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Catholics and Evangelicals: Do They Share a Common Future? Paperback – November, 2000


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Product Details

  • Paperback: 178 pages
  • Publisher: Paulist Pr (November 2000)
  • Language: English
  • ISBN-10: 0809139863
  • ISBN-13: 978-0809139866
  • Product Dimensions: 1 x 5.2 x 8.8 inches
  • Shipping Weight: 8.8 ounces (View shipping rates and policies)
  • Average Customer Review: 4.5 out of 5 stars  See all reviews (4 customer reviews)
  • Amazon Best Sellers Rank: #2,892,515 in Books (See Top 100 in Books)

Editorial Reviews

From Publishers Weekly

In recent years, a slow revolution has been afoot in the Christian worldDa rapprochement between Catholics and evangelical Protestants, two groups that even 30 years ago had little to do with one another. This volume, jointly published by a leading Catholic and a leading evangelical press, attests to that revolution, even as it asks whether the two groups share "a common future." (The volume's answer is a cautiously optimistic yes.) The meat of the book is four essays on theology: a Catholic and a Protestant each on salvation and ecclesiology, two issues that have long separated the churches. Indeed, the most intriguing essay is Timothy George's attempt to envision a new evangelical ecclesiology. But the book avoids entirely another issue dividing the churches: women's roles. There is neither an essay by a woman, nor an essay about women. Even those who do not usually hop on the affirmative action bandwagon will agree that a book hoping to bring Catholics and evangelicals together must address the women who comprise half the rank-and-file members in their pews. This collection pulls together a number of luminaries, including Fuller Theological Seminary president Richard Mouw and Fordham University religion professor Avery Dulles. But it could have benefited from an essay (or two or three) by any of the under-35 Christians for whom at least some expressions of ecumenism are taken for granted. While the volume pursues a noble goal, it falls short. (Dec.)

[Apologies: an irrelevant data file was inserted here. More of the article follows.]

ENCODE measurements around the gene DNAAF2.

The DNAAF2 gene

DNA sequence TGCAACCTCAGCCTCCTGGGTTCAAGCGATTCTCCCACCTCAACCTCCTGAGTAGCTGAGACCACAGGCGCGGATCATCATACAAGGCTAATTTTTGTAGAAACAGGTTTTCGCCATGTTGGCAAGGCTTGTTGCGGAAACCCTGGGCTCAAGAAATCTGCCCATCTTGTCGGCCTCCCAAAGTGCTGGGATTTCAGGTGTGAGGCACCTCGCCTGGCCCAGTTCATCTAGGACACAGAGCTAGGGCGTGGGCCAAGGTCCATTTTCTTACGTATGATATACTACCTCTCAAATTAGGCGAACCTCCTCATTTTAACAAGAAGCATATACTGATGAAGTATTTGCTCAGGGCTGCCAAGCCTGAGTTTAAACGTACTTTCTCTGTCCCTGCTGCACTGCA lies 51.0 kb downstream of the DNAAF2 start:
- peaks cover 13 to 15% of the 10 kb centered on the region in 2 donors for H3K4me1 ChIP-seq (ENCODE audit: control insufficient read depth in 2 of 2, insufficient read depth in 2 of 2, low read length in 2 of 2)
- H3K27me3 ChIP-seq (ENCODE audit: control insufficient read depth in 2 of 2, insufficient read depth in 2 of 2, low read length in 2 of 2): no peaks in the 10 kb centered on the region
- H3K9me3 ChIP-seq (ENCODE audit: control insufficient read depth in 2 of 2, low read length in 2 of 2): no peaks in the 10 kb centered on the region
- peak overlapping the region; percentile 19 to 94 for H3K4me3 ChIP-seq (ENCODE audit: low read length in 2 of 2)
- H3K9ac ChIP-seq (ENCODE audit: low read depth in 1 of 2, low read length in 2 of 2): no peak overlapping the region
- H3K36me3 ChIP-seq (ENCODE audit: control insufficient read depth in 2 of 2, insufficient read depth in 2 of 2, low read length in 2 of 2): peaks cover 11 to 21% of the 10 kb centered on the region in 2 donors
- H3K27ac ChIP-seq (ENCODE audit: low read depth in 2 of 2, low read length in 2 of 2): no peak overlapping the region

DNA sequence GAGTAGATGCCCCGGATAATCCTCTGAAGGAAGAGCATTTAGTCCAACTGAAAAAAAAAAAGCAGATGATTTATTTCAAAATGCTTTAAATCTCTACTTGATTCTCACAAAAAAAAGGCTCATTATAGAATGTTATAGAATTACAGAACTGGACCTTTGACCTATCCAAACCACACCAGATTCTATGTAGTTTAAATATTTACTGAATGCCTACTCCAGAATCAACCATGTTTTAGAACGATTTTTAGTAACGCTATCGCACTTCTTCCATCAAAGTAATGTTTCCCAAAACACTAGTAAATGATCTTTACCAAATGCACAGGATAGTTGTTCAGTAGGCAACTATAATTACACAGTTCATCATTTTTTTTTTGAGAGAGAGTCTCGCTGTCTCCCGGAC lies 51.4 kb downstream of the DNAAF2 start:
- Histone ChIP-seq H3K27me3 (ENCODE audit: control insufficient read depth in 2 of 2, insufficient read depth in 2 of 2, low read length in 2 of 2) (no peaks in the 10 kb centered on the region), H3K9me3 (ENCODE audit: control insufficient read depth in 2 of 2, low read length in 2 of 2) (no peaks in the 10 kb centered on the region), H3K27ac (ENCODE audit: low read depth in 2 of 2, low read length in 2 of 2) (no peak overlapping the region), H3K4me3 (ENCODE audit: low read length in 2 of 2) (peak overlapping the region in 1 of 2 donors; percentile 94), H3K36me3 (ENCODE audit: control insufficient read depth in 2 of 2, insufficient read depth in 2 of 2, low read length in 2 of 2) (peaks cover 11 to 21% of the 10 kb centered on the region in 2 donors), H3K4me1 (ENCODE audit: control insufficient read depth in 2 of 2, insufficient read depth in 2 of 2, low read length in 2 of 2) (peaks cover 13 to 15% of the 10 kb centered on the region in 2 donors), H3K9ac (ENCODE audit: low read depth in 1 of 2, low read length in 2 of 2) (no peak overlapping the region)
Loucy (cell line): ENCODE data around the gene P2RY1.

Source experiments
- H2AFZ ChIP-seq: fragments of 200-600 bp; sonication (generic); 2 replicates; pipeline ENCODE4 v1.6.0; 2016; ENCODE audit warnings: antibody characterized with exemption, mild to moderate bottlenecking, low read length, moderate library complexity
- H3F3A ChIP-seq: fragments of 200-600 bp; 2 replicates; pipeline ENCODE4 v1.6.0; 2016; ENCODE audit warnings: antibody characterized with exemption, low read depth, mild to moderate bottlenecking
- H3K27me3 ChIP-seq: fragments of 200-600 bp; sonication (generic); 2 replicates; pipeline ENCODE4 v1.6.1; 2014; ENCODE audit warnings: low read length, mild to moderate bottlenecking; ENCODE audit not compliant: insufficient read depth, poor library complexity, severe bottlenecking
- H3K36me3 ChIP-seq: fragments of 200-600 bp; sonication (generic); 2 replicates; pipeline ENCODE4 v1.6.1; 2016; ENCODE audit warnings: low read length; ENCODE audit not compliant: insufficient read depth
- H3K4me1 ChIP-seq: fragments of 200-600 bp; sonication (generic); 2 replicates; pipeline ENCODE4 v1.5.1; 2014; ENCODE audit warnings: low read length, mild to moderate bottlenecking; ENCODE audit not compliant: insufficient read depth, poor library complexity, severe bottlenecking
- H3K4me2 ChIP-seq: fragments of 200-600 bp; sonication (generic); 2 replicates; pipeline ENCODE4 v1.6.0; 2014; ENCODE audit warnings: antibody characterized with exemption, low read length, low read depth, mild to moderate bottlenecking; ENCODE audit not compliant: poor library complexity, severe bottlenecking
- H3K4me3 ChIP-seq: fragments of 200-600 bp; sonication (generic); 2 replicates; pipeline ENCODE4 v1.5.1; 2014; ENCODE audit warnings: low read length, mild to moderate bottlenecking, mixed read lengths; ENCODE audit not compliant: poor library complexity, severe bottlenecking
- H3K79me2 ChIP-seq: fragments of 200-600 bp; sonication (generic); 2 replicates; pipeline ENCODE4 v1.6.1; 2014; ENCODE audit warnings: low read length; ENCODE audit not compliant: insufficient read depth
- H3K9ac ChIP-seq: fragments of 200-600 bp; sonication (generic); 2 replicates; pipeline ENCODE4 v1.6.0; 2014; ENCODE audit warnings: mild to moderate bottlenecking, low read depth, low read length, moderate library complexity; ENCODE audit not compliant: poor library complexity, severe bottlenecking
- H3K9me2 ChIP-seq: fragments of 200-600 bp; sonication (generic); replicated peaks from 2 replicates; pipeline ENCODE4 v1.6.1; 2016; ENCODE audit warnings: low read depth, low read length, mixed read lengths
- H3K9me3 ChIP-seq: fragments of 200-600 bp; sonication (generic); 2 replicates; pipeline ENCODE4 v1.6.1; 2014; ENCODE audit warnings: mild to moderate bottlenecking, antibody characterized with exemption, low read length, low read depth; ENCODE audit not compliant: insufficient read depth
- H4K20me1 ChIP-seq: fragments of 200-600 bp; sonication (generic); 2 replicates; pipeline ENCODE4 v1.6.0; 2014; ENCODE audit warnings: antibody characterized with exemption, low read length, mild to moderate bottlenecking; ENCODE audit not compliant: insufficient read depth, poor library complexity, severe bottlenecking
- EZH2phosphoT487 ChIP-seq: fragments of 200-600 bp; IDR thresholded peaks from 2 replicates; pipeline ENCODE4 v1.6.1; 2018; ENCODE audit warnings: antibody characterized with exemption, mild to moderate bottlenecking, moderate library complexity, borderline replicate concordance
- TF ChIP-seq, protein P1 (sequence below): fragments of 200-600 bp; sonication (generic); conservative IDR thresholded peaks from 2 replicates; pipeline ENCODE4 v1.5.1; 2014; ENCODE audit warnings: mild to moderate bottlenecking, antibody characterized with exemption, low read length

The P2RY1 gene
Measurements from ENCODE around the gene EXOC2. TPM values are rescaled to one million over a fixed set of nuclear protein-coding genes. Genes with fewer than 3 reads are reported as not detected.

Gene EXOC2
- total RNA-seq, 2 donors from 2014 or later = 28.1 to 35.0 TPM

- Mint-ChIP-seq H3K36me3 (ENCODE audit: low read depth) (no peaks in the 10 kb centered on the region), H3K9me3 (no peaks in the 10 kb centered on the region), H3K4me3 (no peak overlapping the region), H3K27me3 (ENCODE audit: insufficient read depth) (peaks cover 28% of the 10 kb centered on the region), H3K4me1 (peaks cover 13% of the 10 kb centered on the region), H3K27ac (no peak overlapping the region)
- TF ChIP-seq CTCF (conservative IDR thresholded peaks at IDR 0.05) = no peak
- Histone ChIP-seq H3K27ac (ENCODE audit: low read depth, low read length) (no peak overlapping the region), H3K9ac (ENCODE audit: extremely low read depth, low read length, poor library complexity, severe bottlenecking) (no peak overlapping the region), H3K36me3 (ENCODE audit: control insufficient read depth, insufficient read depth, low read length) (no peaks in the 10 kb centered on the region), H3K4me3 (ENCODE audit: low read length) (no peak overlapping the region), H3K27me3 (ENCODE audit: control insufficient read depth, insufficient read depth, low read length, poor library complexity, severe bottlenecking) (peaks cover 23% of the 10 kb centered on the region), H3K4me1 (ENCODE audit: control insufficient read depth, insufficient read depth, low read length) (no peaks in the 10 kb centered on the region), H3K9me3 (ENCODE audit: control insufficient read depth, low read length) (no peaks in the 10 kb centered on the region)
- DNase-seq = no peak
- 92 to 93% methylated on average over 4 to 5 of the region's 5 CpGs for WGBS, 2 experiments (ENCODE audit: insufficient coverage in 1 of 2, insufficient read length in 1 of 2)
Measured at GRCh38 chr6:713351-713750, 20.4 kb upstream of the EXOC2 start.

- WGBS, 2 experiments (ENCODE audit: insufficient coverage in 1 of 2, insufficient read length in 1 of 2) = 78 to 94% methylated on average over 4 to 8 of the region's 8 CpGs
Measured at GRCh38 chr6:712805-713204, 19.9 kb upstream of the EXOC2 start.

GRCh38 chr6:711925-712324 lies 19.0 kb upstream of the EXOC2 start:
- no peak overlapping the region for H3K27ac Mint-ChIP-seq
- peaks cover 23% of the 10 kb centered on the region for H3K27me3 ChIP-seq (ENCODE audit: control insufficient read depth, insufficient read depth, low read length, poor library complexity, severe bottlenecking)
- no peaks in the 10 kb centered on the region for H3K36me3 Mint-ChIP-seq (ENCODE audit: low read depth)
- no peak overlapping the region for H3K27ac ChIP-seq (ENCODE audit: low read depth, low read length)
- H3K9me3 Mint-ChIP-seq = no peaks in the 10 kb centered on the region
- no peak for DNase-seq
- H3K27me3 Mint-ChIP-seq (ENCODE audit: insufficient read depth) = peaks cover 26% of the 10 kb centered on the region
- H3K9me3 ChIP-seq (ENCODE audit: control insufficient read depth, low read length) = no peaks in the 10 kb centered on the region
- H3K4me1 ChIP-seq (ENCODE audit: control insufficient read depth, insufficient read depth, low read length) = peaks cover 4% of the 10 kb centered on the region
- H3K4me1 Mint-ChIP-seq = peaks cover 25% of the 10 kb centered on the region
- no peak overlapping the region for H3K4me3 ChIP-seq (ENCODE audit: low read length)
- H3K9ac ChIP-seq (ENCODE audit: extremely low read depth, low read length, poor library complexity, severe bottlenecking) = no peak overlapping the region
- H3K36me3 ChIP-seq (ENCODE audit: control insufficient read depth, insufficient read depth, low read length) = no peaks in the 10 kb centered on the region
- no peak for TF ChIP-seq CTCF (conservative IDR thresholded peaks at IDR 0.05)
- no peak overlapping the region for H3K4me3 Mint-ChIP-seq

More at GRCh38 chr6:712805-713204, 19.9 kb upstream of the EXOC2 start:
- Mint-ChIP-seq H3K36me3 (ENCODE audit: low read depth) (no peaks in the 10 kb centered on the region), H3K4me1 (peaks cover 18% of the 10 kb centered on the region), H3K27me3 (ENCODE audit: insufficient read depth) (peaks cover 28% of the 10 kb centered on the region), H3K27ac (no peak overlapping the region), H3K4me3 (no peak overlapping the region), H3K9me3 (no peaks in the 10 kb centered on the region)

Copyright 2000 Reed Business Information, Inc.

Review

The essays are honest and helpful. -- Lutheran Quarterly

The essays are honest and helpful. -- Lutheran Quarterly

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18 of 20 people found the following review helpful By Chris in Maine on April 6, 2001
Format: Paperback
This book was truly the result of what happens when people take their blinders off and look at each other objectively. Having a shared Catholic/Evangelical authorship made the book very interesting indeed, especially for someone like myself who has deep personal ties in both of these camps.
The first part of this book discussed ECT, the Evangelicals and Catholics together pact, being careful to point out what it does NOT say, so that people don't get the idea that its false ecumenism. It does however go at lengths to explain the areas in which we do fully agree, and therefore can be said to have a common evangel.
The middle parts were interesting to me, as they explained sotierology from early and modern viewpoints. It didn't get too heavy, but it may not be of extreme interest to some readers. Next, church structure is discussed in a way that should help both Catholics and Evangelicals understand what each mean by "church" and the historical and Biblical reasons them.
Lastly was an essay by a man named David E. Bjork, an evangelical who tells of his experience evangelizing Catholics in France. What is so special about that? He encourages them to become better Catholics, rather than rip them away from a perfectly valid church, their roots, and their heritage! This was very heartening for me, as I've thought for some time now that this is how evangelism should be done in Central America and Western Europe. Further, his efforts seem to be having a good effect.